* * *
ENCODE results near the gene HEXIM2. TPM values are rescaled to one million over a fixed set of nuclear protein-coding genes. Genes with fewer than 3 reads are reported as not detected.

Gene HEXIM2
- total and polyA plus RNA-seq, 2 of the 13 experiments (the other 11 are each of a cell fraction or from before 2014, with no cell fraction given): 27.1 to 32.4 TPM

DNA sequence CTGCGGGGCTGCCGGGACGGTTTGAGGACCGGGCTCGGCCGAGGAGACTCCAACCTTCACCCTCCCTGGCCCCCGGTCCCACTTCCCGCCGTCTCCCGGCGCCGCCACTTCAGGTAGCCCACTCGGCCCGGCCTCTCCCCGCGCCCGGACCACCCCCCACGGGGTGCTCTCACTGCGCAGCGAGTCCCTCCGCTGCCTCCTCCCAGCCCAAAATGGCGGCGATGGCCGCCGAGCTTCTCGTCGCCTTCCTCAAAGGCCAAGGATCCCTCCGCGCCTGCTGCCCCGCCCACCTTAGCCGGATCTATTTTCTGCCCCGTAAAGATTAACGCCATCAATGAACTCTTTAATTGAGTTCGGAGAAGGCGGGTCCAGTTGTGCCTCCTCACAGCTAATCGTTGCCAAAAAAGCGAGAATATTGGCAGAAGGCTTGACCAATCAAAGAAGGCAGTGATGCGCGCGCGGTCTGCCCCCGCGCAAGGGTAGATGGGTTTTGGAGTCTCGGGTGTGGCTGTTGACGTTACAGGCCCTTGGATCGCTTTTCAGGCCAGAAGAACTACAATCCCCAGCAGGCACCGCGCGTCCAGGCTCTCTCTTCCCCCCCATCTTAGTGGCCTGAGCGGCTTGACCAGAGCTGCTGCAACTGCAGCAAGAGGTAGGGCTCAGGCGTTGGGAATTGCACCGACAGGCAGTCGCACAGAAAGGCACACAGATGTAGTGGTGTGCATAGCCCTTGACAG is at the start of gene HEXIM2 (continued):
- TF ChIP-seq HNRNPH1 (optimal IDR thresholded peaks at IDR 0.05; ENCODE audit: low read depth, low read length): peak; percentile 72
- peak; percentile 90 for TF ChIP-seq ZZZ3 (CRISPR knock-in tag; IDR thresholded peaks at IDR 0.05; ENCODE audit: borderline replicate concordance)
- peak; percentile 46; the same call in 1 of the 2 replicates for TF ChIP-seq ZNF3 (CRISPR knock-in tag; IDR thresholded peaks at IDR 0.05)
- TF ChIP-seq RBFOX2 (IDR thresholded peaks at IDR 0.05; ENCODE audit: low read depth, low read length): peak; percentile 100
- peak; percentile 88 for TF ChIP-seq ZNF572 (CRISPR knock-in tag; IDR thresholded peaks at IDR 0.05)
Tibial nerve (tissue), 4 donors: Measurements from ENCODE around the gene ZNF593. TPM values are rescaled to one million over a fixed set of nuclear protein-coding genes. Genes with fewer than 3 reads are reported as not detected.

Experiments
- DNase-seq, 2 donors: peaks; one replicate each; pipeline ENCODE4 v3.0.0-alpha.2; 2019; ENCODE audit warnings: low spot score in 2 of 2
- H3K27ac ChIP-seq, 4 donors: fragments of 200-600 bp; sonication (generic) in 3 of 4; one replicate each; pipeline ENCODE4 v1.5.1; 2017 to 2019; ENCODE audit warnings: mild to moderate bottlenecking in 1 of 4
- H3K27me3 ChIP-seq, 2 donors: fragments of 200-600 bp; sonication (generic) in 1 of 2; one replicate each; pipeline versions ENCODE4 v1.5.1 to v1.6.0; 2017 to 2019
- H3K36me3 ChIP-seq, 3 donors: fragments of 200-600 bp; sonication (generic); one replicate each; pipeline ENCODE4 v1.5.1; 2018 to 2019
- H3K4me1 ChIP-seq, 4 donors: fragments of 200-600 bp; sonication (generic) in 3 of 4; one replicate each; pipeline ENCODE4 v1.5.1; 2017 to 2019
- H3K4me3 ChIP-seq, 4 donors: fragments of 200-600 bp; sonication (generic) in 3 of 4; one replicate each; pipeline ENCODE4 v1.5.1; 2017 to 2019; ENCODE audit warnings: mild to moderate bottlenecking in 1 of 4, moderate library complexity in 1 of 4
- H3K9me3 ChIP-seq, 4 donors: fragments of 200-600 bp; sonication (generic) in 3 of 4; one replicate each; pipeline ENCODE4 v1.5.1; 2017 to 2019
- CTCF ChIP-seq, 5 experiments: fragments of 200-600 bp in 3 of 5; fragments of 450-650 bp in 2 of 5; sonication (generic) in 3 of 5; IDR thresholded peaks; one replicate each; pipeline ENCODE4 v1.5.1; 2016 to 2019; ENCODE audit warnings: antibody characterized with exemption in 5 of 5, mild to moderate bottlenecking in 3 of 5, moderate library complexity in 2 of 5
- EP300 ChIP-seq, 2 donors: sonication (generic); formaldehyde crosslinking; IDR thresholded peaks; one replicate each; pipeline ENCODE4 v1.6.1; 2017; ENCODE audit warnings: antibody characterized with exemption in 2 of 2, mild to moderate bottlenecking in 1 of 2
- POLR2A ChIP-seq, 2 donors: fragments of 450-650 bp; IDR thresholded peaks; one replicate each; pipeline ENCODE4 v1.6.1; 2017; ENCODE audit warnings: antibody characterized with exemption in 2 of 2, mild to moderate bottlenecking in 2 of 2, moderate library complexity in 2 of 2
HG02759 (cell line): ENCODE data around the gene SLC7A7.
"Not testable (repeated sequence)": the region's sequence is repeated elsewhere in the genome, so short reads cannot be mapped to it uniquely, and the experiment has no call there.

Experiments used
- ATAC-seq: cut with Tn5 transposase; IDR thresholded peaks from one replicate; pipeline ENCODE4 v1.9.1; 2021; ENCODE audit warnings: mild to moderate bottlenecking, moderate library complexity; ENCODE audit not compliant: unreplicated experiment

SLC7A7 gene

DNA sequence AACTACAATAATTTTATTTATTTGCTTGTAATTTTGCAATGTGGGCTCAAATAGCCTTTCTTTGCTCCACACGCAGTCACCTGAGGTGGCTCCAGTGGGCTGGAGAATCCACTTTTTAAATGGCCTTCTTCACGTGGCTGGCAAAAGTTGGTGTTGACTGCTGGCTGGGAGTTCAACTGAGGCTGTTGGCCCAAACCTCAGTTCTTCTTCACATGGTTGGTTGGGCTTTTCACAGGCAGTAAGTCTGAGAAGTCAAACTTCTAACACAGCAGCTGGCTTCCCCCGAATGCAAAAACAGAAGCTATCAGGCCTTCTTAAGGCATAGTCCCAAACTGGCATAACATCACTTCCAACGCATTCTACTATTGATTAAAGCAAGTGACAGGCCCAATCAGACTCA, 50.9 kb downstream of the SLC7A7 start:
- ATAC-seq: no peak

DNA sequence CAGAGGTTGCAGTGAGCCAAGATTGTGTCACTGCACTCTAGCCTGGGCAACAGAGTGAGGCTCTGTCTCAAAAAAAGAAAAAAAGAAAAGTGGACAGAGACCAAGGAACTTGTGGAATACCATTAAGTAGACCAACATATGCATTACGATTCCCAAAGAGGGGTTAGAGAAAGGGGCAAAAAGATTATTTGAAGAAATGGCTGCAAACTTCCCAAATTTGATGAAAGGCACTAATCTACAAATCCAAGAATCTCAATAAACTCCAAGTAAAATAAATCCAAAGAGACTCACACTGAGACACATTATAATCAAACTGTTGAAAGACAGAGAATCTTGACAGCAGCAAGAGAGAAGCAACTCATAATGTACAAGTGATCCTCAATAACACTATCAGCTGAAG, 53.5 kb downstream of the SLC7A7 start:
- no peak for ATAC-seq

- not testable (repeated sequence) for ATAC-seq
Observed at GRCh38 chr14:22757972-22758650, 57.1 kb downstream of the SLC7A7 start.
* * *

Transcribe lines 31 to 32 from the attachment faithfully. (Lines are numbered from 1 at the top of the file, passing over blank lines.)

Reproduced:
- not testable (repeated sequence) for ATAC-seq
Observed at GRCh38 chr14:22757972-22758650, 57.1 kb downstream of the SLC7A7 start.